The world could face trillions of extra economic damages according to a new study.

The study, led by Georgetown University and published in Nature Communications, shows that current economic forecasting models fail to account for the “irreducible uncertainty” associated with known levels of rising temperatures.

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“When we cause a system like the Earth’s climate to warm, it does not warm smoothly and uniformly. Changes in the Earth’s temperature translate into economic damages and our work estimates the additional economic damage that we can expect due to these fluctuations in earth’s global mean temperature on top of the smooth gradual increase due to increasing CO2 in the atmosphere,” said co-author Professor Sandra Chapman from the University of Warwick Department of Physics.

Even small fluctuations could create trillions of dollars of additional economic damages, the study finds.

“Our study identifies a new category of economic costs—those arising from the unpredictable, but unavoidable fluctuations in global climate that we’re bound to face,” said Georgetown’s McCourt School of Public Policy Professor Raphael Calel, an economist and co-author of the study. “To prevent these losses, we need a more diverse set of policy responses with increased investment in adaptation and resilience.”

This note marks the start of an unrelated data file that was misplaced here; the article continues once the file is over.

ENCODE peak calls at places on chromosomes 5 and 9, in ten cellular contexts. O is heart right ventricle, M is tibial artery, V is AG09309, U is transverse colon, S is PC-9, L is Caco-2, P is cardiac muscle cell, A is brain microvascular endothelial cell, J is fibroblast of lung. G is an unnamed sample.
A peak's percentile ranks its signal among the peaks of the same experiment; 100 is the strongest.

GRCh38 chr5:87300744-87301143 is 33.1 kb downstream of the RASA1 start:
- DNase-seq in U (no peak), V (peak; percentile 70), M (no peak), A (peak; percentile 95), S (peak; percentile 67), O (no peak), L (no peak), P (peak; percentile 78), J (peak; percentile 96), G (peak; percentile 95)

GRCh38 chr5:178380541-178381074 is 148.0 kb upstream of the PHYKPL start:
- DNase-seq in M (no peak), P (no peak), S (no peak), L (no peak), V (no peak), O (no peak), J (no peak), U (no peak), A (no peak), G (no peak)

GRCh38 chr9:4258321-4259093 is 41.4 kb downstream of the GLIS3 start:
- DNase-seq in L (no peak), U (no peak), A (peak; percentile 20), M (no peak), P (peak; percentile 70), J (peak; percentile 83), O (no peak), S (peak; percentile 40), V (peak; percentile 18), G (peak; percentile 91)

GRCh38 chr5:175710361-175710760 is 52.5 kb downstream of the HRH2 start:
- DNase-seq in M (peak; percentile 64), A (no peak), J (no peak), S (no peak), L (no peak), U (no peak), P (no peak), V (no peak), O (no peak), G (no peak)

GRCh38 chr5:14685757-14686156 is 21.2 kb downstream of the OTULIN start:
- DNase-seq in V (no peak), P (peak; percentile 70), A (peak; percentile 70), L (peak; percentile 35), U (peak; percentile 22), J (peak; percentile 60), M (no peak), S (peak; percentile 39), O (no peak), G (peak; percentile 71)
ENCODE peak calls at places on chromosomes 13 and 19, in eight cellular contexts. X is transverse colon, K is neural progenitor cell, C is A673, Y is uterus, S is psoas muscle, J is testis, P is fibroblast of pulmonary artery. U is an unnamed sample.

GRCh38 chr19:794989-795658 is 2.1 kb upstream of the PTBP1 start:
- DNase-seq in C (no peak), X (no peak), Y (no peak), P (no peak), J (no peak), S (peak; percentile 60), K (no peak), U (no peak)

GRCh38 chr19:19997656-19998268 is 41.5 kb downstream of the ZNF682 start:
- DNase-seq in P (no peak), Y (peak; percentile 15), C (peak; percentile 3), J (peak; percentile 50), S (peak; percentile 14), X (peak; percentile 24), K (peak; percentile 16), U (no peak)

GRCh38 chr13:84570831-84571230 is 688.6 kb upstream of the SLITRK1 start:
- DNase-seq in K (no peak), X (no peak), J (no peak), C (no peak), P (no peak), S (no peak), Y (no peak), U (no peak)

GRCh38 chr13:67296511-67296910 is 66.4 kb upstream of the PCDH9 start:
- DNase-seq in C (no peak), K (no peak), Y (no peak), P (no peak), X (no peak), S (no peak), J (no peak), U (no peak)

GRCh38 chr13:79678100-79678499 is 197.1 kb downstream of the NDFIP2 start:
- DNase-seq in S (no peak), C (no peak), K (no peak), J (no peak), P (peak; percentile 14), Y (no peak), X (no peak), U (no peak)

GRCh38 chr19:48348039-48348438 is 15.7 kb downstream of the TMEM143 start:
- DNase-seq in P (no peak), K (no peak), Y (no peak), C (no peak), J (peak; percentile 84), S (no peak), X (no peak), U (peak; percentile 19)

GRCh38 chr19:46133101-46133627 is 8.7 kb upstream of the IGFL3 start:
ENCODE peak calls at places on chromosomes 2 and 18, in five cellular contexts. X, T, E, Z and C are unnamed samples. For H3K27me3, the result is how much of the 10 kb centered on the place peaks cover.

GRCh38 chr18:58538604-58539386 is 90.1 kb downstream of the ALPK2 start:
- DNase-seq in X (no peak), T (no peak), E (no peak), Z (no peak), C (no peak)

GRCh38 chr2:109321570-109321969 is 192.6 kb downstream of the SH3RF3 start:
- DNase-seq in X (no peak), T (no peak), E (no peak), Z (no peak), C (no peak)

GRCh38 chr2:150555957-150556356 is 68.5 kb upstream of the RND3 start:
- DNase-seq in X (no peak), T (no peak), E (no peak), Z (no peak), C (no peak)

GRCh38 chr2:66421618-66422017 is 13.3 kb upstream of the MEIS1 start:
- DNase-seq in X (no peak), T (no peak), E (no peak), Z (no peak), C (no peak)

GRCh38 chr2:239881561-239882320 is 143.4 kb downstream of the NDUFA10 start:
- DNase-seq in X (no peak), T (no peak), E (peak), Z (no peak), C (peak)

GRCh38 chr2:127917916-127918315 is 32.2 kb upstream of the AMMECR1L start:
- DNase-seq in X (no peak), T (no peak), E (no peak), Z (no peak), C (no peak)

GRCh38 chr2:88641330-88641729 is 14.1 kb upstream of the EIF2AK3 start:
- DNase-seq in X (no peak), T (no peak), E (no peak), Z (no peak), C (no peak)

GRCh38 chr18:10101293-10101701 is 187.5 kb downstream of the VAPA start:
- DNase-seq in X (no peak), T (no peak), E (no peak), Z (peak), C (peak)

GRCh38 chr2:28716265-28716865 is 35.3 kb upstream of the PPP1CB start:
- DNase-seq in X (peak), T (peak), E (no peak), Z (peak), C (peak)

Climate change has far-reaching consequences beyond the destruction of the environment. The crisis will likely disrupt the lives of billions of people, destroying their homes and sources of income and forcing climate migration which further strains resources in urban locations. Conflicts will rise over worsening food insecurity and water scarcity caused by climate change.

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All of these effects have an economic cost and low-income countries will disproportionately bear the brunt of these consequences.

As wildfires, droughts, hurricanes, and other climate disasters continue wreaking havoc on the U.S., around three-quarters of Americans report having felt the effects of climate change firsthand. A recent report, the first of its kind by a U.S. government entity, outlined the significant threat of climate change on the “U.S. financial system and to its ability to sustain the American economy.” The physical and economic damage inflicted by these extreme weather patterns will only become more frequent and more intense as climate change continues.

Research has outlined what developed nations, who are the largest emitters of greenhouse gases, including the U.S., must do to avoid catastrophic economic ruin: strong climate action to lower emissions, efforts to become more energy-efficient, and to protecting vulnerable communities with preventive and resilience measures.

Read more articles on the effects of climate change happening right now:

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